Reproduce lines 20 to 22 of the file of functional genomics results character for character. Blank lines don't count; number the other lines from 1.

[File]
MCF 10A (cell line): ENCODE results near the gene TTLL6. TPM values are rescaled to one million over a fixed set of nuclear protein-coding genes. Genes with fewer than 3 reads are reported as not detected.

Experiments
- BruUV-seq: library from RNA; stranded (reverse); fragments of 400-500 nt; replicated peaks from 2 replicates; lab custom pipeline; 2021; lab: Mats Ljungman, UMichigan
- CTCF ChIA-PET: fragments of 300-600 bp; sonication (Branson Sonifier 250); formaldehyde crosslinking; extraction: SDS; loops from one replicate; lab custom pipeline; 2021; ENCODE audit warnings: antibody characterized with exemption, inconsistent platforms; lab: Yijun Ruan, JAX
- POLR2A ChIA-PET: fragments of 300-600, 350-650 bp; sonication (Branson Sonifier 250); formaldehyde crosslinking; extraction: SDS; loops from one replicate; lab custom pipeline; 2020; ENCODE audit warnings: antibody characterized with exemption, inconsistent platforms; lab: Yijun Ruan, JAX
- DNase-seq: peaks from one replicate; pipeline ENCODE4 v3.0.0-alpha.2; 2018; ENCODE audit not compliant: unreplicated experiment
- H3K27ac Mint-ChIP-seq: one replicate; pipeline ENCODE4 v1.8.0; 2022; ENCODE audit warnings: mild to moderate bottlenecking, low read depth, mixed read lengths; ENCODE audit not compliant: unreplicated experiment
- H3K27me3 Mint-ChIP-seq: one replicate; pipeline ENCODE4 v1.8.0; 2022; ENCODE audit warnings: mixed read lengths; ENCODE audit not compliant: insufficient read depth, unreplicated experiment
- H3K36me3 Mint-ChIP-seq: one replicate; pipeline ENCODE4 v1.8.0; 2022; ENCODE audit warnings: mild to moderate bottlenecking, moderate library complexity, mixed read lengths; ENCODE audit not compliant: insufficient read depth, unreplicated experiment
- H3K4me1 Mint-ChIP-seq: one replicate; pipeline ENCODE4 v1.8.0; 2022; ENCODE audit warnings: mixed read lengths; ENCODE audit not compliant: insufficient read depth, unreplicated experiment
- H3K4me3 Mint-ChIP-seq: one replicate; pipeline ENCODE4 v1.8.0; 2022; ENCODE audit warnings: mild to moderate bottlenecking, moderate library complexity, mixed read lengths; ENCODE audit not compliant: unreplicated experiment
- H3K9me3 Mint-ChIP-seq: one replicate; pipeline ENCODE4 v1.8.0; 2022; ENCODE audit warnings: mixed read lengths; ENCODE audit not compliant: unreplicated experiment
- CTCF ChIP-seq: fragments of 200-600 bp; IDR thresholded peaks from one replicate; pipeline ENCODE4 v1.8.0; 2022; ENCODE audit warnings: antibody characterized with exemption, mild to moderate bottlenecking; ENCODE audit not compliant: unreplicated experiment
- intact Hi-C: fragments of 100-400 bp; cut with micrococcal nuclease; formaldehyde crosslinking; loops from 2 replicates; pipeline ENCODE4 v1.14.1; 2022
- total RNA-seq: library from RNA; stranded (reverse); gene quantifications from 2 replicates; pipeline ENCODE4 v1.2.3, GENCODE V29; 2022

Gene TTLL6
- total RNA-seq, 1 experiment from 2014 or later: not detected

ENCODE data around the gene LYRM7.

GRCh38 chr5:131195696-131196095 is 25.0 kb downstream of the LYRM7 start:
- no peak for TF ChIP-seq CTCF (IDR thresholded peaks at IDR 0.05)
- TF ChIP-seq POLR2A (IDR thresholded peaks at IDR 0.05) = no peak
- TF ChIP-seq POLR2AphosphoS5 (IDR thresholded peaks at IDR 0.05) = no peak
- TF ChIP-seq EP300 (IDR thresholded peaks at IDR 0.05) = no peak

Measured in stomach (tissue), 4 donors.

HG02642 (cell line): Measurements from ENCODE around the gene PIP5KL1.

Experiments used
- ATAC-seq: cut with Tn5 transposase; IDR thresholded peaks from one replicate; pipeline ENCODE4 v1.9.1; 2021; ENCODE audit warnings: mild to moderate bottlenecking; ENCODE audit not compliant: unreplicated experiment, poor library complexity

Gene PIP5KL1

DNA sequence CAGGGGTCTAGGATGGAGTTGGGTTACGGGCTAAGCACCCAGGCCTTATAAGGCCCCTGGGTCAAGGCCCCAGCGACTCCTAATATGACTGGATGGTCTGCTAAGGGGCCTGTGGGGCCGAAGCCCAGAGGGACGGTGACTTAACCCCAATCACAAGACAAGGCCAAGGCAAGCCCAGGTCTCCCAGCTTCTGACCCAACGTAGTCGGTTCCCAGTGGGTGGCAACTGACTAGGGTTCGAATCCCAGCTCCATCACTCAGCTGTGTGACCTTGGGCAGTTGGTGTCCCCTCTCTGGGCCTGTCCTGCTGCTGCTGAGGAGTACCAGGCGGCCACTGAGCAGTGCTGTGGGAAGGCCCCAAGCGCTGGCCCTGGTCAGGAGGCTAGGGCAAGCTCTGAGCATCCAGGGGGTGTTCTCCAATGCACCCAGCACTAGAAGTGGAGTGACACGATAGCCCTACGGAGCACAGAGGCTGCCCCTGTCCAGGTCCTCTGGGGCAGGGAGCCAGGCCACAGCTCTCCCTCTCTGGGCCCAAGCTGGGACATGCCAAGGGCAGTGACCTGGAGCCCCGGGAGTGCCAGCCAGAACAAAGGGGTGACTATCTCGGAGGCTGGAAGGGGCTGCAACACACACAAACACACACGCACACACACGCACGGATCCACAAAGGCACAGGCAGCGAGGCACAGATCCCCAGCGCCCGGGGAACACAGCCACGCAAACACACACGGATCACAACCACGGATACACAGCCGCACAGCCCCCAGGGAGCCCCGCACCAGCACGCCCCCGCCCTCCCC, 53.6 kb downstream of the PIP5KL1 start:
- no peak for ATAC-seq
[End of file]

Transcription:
- no peak for TF ChIP-seq CTCF (IDR thresholded peaks at IDR 0.05)
- TF ChIP-seq POLR2A (IDR thresholded peaks at IDR 0.05) = no peak
- TF ChIP-seq POLR2AphosphoS5 (IDR thresholded peaks at IDR 0.05) = no peak